The pineal gland and schizophrenia
July 3, 2015 0 Comments
There are contradictory findings regarding the role the pineal gland plays in the onset of schizophrenia. Some scientists have made the correlation between low melatonin—or a faulty pineal gland—and schizophrenia. However, researchers in Italy found no connection between low pineal volume and clinical features of schizophrenia. But this does not rule out a possible link, because scientists don’t know to any degree of certainty what causes the disease; nor are they 100 percent in agreement over what the pineal gland does. They know it affects sleep and circadian rhythm, but to what extent it plays a role in schizophrenia or other mental disorders, no one can say for certain.
Possible causes of schizophrenia
On its website, the National Alliance of Mental Illness lists four possible causes of schizophrenia:
1. Genetics – If one identical twin has schizophrenia, there is a 50 percent likelihood that the other twin will develop the disorder. However, researchers have yet to identify a specific gene that causes schizophrenia.
2. Environment – Individuals exposed to viruses while in the womb or who are born malnourished have a greater chance of developing schizophrenia.
3. Substance abuse – Researchers disagree on how much substance abuse plays in the onset of schizophrenia. However, the rate of comorbidity is higher in people with schizophrenia than in the general public.
4. Neurotransmitters – Researchers have detected anomalies in the brain chemistry of people with schizophrenia. Their brains have trouble processing dopamine and glutamate. Scientists believe these anomalies occur in utero.
Paranoid schizophrenia is a subtype of schizophrenia. It is the most common type of schizophrenia. As the name implies, paranoid schizophrenia creates irrational fears of persecution. For some reason, here in the U.S., invariably the government is behind these harassment campaigns. Many people with paranoid schizophrenia believe their phones are tapped. They believe they are being surveilled, either by cars or helicopters. Individuals with paranoid schizophrenia experience both auditory and visual hallucinations and many symptoms of generalized schizophrenia. However, individuals with paranoid schizophrenia are often prone to aggression. In particular, they display fits of rage and can also can be quarrelsome.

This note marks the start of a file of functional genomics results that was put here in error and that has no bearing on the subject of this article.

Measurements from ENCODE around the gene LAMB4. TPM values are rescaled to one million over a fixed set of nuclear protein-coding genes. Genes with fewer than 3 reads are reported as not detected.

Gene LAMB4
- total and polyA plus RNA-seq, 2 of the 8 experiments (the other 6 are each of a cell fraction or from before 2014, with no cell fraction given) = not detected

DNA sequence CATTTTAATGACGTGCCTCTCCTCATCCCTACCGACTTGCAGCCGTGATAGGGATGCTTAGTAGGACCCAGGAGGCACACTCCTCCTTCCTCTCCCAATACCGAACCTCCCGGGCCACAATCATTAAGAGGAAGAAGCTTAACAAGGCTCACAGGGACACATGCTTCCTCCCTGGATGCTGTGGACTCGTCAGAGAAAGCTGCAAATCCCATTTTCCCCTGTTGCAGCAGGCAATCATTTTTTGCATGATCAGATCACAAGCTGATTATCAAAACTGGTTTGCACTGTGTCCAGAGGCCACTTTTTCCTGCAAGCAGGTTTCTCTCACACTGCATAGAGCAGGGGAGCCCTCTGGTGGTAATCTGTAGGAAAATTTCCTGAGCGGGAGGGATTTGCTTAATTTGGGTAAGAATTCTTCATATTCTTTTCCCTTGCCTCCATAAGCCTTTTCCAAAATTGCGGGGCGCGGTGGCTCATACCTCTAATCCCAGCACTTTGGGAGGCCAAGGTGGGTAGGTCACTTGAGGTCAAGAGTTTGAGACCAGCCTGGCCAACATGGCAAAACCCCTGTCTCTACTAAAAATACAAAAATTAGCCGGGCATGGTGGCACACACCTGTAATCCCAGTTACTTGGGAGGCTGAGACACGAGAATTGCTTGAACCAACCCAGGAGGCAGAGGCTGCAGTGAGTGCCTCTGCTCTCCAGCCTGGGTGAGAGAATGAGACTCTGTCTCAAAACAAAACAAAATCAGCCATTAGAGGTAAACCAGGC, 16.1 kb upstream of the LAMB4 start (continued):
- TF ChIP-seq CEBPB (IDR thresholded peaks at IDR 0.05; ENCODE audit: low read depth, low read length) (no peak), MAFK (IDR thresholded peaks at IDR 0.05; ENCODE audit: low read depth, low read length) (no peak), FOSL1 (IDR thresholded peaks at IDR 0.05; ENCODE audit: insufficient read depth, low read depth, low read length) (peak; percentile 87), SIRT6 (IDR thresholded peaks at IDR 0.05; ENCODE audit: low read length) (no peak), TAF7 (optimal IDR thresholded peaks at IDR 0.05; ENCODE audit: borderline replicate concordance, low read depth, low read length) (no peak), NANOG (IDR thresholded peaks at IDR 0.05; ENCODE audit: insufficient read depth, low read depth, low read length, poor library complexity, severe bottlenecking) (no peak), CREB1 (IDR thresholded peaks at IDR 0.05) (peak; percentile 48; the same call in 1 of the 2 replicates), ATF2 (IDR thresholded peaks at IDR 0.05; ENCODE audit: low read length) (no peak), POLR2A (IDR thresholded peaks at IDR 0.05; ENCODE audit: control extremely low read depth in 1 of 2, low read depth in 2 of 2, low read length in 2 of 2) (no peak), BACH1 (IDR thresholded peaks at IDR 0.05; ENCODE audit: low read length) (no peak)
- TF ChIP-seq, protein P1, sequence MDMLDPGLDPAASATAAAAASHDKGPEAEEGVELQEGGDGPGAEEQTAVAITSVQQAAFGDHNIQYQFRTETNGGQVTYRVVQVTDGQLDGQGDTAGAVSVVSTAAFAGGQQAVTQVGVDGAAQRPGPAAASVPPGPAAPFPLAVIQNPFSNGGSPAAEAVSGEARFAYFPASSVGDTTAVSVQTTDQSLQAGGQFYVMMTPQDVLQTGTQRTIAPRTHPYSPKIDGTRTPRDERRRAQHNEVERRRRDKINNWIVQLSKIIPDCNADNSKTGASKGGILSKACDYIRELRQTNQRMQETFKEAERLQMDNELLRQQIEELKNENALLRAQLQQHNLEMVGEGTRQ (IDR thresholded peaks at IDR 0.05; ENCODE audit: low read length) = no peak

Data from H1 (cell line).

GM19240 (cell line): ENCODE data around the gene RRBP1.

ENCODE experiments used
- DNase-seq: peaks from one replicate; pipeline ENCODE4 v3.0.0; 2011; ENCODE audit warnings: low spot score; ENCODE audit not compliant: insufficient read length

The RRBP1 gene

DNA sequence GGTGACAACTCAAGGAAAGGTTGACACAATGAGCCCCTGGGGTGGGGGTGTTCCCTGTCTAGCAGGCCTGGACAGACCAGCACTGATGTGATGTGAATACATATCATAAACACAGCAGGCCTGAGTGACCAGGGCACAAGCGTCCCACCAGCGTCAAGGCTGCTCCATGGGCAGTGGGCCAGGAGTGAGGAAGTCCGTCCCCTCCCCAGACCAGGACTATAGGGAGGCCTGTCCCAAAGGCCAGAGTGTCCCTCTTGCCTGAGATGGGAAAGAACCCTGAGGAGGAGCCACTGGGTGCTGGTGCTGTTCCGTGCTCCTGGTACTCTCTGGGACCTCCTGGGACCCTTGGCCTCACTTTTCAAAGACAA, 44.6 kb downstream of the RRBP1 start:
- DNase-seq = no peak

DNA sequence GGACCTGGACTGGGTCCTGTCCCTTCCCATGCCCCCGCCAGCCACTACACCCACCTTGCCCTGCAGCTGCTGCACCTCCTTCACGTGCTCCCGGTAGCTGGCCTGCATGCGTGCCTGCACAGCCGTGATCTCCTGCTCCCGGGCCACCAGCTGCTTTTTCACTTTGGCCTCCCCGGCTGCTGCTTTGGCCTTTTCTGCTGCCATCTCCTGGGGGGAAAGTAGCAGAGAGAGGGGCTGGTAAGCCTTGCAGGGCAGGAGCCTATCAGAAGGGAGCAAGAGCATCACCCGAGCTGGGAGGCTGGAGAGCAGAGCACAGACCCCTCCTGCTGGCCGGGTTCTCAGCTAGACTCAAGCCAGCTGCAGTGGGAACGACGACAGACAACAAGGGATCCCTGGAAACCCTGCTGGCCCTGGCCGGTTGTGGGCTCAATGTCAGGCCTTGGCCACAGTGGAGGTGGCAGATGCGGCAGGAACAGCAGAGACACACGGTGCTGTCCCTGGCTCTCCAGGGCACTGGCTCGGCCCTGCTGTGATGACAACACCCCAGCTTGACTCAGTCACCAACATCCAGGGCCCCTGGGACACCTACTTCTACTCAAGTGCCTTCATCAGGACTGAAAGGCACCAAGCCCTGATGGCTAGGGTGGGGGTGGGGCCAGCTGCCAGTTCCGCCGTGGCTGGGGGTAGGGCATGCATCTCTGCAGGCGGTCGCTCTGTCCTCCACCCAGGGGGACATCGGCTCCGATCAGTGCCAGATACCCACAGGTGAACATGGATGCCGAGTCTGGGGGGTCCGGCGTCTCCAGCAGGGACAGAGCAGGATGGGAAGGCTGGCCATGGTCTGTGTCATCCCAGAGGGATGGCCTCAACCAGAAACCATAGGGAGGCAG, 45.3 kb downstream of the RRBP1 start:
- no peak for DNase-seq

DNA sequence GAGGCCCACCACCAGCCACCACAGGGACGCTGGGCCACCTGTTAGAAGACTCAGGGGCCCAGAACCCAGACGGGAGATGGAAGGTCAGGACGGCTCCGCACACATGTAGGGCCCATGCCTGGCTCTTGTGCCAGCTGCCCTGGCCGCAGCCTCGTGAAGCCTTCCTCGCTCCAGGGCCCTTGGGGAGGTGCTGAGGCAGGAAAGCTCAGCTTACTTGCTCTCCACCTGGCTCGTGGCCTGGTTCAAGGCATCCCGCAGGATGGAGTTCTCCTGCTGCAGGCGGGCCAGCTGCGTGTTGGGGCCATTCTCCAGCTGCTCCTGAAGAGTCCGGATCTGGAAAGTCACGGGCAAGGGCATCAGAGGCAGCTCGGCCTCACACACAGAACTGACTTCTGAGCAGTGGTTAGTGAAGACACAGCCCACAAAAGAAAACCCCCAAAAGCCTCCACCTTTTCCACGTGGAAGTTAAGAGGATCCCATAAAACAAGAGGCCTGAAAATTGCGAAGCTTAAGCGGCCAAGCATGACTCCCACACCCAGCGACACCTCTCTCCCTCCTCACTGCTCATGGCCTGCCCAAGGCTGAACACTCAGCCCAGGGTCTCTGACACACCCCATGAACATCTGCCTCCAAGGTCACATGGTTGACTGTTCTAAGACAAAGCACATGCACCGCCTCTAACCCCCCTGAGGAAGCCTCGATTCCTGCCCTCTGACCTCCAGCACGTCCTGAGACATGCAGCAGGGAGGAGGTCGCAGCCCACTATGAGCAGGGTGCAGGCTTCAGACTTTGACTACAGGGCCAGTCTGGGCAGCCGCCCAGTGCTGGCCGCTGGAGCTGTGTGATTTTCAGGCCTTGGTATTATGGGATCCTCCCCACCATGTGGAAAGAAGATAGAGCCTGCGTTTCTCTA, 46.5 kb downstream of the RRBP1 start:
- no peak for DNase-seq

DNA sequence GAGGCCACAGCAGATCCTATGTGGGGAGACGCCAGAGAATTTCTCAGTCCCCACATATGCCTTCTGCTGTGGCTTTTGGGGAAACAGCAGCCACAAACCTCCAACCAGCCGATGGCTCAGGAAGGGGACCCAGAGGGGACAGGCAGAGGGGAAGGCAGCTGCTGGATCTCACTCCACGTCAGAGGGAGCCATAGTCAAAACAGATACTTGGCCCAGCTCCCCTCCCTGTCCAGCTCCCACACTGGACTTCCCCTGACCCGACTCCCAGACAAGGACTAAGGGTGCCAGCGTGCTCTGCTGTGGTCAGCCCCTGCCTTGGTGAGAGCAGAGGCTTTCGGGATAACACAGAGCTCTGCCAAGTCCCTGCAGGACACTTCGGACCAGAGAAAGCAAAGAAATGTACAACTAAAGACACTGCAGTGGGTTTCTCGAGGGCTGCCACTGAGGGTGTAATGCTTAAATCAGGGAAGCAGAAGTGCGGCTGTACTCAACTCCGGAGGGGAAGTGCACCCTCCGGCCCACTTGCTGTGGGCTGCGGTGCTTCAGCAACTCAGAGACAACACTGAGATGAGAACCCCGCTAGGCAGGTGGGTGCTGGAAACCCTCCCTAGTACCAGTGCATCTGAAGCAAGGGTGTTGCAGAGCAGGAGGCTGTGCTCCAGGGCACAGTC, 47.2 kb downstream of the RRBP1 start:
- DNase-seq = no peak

Spotting the signs
Schizophrenia generally affects males in their early 20s and females in their late 20s. Onset is uncommon in children and rare in adults 45 and over. Symptoms of schizophrenia include:
1. Delusions – These manifest as grandiose ideas, with exalted beliefs in one’s own ability or fame. People with schizophrenia often believe there is something physically wrong with them. They can be paranoid, believing the government is spying on them. Four out of five people with schizophrenia suffer from delusions.
2. Hallucinations – Most people with schizophrenia suffer from auditory hallucinations but visual hallucinations do occur. Hearing voices is the most common hallucination.
3. Disorganized thinking, speech and behavior – People with schizophrenia may rhyme similar sounding words—also referred to as clanging—or utter nonsensical statements. They also are prone to excessive agitation, fits of extreme activity, inappropriate behavior or a complete inability to follow instructions.
Teenagers with schizophrenia display many of the same symptoms as adults with schizophrenia. However, often the symptoms are masked behind typical teenage behavior, such as:
- Withdrawal from friends and family
- A drop in performance at school
- Trouble sleeping
- Irritability or depressed mood
Teenagers are less likely to have delusions but more likely to have hallucinations.
People with schizophrenia often have suicidal ideation so it’s important to for parents to talk to their child if they suspect his unusual behavior is more than just teenage angst or rebellion.
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Written by Darren Fraser, Sovereign Health Group Writer